The Sherlock Holmes Book, DK, $25.00. For decades, British publisher Dorling Kindersley (DK) has produced attractive and informative picture books for children and adults. This volume sets out to describe and explain every short story and novel written by Doyle about Sherlock Holmes. Plots, themes, and forensic principles are illustrated with photographs, artwork, and diagrams. Unfortunately the book also divulges solutions to the stories, which for many readers will detract from the pleasure of discovery and surprise. This is, nonetheless, a nice reference book, particularly for those who have already read the canon.


 

Elly Griffiths, The Zig Zag Girl, Houghton Mifflin Harcourt, $25.00. While it is outside of the realm of Sherlock Holmes, the first in a new series by Griffiths contains a classically constructed plot. Detective Inspector Edgar Stephens spent WWII as part of a top-secret division of magicians tasked with using illusion and misdirection to fool the enemy. When three separate segments of a corpse turn up, Stephens is reminded of a stage illusion designed by a former war colleague. Teaming up with several magician friends and a pretty young magician’s assistant, Stephens sets out to solve the murder, only to find that he and his friends may be targets. In this first book in her Magic Men series, Griffiths makes strategically useful and technically accurate use of stage-magic lore and tells a wonderful story that is at turns funny, touching, and edge-of-your-seat thrilling.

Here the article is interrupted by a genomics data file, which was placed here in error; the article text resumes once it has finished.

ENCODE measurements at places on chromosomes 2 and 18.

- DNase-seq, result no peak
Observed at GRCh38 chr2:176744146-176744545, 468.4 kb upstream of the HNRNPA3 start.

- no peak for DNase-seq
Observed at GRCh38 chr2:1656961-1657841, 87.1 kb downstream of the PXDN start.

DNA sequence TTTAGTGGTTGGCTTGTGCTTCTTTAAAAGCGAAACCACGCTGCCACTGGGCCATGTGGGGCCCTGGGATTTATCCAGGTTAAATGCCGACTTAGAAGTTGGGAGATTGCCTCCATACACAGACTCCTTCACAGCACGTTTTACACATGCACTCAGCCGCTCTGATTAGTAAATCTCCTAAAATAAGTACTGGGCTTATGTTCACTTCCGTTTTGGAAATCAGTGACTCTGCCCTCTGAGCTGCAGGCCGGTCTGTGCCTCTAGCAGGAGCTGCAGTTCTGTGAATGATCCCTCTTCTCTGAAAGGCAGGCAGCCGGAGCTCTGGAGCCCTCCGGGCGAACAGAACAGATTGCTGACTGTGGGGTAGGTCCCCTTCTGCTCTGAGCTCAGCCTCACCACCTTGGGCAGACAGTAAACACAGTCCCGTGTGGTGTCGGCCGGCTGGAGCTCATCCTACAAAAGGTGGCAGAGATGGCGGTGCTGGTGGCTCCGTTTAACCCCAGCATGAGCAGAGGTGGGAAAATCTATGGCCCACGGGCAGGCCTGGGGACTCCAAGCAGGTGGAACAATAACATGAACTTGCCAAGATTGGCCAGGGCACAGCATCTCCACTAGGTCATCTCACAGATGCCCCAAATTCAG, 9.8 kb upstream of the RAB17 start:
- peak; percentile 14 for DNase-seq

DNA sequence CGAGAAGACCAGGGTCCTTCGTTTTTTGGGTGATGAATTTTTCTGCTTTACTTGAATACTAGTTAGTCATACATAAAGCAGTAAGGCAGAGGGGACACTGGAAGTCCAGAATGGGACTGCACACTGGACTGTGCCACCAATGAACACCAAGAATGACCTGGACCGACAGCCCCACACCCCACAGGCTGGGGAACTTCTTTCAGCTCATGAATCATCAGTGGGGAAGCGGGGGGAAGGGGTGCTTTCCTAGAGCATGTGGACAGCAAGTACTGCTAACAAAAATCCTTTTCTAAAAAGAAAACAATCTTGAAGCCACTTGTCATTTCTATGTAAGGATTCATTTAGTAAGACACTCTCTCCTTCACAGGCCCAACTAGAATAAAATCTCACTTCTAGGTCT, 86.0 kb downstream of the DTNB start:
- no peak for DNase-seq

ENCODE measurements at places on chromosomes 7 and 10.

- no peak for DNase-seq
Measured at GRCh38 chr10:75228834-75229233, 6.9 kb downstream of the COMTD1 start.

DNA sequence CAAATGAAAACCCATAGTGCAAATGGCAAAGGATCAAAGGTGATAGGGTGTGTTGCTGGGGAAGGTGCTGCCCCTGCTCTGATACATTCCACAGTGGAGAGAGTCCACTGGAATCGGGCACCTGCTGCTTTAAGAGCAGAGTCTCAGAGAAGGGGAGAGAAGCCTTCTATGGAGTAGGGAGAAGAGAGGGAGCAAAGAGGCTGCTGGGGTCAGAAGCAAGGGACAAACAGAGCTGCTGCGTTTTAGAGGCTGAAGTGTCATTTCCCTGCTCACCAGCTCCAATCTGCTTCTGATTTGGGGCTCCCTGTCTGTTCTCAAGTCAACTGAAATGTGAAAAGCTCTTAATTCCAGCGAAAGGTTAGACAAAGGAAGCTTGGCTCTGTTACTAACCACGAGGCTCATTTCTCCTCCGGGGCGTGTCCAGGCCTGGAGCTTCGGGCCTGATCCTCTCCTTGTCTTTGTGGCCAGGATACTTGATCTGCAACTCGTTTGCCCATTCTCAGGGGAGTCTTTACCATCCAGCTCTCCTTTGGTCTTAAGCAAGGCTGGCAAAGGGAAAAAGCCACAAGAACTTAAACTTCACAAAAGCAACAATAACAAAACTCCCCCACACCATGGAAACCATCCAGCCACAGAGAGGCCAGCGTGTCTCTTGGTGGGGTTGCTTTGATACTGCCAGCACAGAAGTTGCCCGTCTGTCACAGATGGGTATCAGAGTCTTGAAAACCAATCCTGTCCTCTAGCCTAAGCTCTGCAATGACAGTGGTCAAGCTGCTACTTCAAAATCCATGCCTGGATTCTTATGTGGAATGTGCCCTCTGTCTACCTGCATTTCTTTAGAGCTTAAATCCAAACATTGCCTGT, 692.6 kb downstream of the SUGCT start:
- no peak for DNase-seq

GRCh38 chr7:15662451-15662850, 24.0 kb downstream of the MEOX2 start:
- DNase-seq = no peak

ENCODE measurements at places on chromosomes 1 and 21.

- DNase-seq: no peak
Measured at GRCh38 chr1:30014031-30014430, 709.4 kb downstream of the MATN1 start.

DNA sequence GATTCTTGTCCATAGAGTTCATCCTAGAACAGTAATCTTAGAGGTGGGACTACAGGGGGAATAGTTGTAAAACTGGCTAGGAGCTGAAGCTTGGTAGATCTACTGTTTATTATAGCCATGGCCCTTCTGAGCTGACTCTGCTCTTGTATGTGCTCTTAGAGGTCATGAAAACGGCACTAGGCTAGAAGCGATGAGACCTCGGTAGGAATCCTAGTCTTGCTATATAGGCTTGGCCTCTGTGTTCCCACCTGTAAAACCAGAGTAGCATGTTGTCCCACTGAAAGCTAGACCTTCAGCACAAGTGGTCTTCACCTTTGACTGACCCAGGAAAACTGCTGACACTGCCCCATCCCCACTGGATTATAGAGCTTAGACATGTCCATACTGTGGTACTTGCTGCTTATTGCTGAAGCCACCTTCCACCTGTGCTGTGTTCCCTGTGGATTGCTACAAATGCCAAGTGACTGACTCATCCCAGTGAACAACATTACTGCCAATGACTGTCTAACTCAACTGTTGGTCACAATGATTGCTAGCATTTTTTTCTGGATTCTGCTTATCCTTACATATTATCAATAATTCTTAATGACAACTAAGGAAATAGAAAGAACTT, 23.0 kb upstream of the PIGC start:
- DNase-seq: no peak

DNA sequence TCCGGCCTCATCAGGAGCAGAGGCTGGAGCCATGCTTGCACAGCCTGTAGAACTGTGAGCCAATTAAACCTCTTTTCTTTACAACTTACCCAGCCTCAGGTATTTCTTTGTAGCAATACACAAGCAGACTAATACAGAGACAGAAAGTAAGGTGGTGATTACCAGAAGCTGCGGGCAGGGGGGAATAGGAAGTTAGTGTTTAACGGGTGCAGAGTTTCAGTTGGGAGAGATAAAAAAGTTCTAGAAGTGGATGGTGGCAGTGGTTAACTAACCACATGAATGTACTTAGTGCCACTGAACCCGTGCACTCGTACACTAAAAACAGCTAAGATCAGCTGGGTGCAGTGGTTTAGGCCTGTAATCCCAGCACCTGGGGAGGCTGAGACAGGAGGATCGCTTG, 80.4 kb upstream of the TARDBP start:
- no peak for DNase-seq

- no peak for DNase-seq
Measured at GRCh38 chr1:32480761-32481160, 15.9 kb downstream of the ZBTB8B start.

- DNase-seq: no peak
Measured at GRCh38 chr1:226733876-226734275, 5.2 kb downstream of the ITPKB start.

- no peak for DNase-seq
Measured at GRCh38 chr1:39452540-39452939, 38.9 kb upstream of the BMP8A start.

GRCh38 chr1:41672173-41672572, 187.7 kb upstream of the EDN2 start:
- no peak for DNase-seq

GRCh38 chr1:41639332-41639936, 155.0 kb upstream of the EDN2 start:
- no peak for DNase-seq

Christopher Fowler, Bryant and May and the Burning Man, Bantam, $26.00. Fowler and the ragtag team of London’s Peculiar Crimes Unit have long been a favorite of mine. The latest title reads well, but it lacks the clever plotting and originality of most of the previous books in the series. During a series of demonstrations in protest of banking corruption, a fire is set on the steps of a bank, killing the homeless man camping there. The identity of the burnt man and the reason for his death are the mystery The real story that makes this book worth reading is the friendship betweenaging detectives May and Bryant, and the deteriorating state of the latter.